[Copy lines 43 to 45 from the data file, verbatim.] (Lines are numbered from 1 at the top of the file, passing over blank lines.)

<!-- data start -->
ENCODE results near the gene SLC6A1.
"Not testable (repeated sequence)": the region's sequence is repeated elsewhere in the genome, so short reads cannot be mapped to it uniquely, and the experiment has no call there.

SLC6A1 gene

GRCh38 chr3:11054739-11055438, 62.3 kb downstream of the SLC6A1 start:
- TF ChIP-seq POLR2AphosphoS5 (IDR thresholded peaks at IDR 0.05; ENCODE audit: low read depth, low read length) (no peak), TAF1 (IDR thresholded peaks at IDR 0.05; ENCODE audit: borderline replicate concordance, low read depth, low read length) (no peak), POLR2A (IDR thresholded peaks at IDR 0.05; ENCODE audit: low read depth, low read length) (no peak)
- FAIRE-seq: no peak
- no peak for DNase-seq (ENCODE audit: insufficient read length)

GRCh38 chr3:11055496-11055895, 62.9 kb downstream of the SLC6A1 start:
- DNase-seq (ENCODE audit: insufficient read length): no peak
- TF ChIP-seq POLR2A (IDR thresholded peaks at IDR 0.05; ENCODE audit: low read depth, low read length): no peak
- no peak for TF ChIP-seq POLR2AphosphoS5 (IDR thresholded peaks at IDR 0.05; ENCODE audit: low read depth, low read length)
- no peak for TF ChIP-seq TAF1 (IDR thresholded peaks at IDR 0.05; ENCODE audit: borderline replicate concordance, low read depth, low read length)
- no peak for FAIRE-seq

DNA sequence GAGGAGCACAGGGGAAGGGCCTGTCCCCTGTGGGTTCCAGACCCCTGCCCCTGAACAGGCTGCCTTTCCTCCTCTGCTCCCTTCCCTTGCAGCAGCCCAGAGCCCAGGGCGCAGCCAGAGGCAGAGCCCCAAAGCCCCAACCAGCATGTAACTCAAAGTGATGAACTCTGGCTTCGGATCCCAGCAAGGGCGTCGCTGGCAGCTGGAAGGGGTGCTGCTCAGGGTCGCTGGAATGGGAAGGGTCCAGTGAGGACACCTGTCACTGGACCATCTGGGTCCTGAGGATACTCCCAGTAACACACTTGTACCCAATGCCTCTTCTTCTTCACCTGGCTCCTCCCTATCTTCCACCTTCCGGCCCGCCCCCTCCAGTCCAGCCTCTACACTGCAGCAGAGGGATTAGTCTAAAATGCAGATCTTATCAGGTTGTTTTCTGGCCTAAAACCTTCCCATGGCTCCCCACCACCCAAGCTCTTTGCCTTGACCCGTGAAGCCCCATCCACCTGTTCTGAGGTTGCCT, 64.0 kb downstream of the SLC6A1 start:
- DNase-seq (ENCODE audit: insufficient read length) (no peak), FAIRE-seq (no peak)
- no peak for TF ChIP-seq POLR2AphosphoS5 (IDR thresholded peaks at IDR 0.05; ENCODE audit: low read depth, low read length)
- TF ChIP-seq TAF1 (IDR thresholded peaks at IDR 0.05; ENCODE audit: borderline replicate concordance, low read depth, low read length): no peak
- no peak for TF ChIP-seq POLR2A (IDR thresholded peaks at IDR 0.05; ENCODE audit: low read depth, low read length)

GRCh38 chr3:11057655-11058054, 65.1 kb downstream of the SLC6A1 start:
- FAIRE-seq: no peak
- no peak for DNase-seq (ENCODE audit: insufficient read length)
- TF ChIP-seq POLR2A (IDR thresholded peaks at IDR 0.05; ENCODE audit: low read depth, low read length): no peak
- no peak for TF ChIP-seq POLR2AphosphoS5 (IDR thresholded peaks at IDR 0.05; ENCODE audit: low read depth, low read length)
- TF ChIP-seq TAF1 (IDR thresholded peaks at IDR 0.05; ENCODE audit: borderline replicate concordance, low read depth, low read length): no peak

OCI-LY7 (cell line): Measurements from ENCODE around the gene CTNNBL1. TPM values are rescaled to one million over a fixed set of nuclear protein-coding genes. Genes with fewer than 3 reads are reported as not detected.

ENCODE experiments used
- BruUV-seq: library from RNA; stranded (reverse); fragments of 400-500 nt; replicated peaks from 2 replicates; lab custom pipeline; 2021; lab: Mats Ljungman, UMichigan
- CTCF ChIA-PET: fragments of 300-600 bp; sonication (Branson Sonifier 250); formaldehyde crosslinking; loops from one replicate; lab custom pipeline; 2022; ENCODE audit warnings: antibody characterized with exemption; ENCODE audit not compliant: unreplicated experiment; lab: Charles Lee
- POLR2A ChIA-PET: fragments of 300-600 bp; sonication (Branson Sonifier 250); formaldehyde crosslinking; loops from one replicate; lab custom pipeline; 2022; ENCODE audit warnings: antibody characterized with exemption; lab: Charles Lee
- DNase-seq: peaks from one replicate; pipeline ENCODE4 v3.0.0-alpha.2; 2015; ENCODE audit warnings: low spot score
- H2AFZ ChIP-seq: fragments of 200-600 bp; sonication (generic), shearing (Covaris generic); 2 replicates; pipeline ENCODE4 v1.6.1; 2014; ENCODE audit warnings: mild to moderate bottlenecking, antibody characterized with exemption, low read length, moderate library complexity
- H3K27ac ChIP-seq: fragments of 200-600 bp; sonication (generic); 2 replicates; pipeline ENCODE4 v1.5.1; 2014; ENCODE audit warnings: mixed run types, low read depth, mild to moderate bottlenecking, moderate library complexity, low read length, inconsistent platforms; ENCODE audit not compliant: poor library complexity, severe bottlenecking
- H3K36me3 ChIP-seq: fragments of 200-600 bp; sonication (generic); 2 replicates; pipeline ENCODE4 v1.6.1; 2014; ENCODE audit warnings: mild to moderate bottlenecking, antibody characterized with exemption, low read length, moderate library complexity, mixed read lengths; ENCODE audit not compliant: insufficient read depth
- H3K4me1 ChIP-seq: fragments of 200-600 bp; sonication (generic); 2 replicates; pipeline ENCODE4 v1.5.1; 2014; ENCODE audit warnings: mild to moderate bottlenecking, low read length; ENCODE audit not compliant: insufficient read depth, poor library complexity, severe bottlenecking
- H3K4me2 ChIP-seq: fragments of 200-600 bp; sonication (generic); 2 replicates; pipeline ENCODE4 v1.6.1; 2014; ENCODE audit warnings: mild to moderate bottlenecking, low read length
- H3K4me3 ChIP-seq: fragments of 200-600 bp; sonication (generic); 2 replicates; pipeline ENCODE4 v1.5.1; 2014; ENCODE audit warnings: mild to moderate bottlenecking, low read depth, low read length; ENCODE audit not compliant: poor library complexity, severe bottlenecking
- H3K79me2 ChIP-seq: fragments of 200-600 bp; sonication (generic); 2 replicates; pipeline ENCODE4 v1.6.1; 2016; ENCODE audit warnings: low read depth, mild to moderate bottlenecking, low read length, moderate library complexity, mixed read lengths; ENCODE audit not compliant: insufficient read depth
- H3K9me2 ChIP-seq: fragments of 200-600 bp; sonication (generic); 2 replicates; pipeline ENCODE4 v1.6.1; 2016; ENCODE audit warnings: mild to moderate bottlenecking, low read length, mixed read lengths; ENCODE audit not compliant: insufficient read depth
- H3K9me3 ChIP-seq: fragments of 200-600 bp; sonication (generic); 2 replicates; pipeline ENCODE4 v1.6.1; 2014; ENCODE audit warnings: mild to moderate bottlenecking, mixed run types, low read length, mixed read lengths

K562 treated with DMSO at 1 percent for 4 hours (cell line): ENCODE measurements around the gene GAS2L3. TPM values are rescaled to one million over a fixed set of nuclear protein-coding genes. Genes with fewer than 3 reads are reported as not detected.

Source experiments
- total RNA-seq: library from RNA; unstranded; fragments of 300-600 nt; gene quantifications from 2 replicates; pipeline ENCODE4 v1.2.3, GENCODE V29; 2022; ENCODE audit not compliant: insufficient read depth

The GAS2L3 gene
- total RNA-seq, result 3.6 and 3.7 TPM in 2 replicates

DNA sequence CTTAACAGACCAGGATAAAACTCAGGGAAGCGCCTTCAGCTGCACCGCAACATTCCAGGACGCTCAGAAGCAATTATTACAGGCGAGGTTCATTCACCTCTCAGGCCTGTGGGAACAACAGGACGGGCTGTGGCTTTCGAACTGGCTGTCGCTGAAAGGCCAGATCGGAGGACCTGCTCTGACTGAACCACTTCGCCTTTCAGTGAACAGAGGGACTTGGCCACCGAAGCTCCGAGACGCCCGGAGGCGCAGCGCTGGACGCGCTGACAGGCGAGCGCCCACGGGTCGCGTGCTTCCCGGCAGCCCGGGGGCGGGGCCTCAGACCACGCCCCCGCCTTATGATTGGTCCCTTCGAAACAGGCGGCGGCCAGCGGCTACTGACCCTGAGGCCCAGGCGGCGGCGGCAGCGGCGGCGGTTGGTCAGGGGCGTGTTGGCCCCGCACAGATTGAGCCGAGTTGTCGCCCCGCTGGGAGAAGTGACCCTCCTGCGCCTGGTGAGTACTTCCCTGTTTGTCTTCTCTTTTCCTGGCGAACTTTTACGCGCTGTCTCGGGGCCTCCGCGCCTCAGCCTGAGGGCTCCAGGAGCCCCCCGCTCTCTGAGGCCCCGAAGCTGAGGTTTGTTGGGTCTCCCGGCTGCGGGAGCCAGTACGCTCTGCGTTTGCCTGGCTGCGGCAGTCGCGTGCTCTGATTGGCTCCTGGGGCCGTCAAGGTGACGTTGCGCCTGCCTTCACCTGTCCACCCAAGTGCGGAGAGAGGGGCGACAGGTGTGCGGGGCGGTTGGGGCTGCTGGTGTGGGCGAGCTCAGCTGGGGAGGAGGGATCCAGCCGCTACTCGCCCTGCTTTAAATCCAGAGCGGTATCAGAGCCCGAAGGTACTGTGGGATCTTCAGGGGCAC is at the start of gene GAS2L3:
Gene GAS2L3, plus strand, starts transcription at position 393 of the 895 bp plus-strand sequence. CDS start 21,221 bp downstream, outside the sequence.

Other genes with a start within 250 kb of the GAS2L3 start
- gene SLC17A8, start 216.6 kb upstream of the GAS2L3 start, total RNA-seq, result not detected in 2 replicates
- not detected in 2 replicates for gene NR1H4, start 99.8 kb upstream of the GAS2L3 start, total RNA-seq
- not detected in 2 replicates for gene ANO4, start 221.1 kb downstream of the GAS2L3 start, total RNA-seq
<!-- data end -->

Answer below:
The GAS2L3 gene
- total RNA-seq, result 3.6 and 3.7 TPM in 2 replicates

DNA sequence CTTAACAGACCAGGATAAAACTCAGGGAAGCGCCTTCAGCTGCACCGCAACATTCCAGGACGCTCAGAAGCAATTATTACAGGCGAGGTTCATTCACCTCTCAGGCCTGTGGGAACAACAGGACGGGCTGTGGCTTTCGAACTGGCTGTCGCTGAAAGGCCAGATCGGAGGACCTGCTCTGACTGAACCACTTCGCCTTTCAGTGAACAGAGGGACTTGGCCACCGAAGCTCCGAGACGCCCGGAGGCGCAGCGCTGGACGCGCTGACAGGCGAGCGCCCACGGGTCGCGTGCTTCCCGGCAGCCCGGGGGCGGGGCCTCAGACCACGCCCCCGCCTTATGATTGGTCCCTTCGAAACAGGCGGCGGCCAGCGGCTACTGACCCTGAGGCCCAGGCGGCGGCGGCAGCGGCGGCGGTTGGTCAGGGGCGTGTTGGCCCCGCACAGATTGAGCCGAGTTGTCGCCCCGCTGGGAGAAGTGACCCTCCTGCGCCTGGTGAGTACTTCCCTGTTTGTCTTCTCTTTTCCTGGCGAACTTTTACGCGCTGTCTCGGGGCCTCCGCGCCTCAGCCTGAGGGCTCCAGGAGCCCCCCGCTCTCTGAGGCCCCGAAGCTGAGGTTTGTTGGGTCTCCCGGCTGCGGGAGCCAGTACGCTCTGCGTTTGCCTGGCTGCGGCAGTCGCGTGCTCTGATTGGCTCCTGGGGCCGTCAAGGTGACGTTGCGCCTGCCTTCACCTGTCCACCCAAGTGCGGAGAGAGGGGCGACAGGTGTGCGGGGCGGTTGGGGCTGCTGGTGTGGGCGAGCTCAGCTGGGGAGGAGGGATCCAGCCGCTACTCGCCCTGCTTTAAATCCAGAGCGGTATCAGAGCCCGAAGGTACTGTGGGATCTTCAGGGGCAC is at the start of gene GAS2L3: